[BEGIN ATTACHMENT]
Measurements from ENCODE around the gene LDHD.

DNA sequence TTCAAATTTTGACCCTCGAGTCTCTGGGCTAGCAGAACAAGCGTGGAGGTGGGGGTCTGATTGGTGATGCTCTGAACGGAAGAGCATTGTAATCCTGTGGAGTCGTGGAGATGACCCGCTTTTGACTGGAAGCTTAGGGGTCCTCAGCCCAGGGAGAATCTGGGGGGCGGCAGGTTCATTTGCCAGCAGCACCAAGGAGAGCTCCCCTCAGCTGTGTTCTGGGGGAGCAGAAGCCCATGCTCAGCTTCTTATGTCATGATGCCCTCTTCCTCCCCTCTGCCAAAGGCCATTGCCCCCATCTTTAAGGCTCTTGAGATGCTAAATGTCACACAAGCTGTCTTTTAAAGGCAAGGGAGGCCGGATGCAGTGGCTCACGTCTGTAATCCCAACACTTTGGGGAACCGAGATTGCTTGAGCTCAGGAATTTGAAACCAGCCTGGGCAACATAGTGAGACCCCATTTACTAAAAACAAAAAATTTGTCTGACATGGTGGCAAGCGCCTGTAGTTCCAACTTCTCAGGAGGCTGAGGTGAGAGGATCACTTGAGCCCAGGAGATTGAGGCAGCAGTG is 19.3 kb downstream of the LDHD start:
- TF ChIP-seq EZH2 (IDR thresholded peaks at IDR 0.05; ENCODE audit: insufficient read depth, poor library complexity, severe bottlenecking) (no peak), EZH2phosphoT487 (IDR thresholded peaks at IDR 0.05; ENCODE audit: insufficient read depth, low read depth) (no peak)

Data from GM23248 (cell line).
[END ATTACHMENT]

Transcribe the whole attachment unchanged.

Measurements from ENCODE around the gene LDHD.

DNA sequence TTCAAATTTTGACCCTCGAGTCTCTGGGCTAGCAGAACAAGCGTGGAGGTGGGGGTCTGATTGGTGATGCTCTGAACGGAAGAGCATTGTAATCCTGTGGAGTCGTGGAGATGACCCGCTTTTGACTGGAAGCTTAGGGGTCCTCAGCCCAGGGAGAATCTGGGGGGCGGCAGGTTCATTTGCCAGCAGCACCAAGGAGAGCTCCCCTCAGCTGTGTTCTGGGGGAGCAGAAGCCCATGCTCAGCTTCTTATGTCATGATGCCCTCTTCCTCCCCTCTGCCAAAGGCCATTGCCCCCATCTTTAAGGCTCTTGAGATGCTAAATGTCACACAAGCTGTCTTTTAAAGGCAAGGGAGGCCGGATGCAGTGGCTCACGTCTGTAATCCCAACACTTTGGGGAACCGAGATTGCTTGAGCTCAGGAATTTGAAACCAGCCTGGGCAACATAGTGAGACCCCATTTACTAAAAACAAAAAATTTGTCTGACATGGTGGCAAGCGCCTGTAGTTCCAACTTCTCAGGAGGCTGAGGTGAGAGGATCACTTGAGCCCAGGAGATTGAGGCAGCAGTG is 19.3 kb downstream of the LDHD start:
- TF ChIP-seq EZH2 (IDR thresholded peaks at IDR 0.05; ENCODE audit: insufficient read depth, poor library complexity, severe bottlenecking) (no peak), EZH2phosphoT487 (IDR thresholded peaks at IDR 0.05; ENCODE audit: insufficient read depth, low read depth) (no peak)

Data from GM23248 (cell line).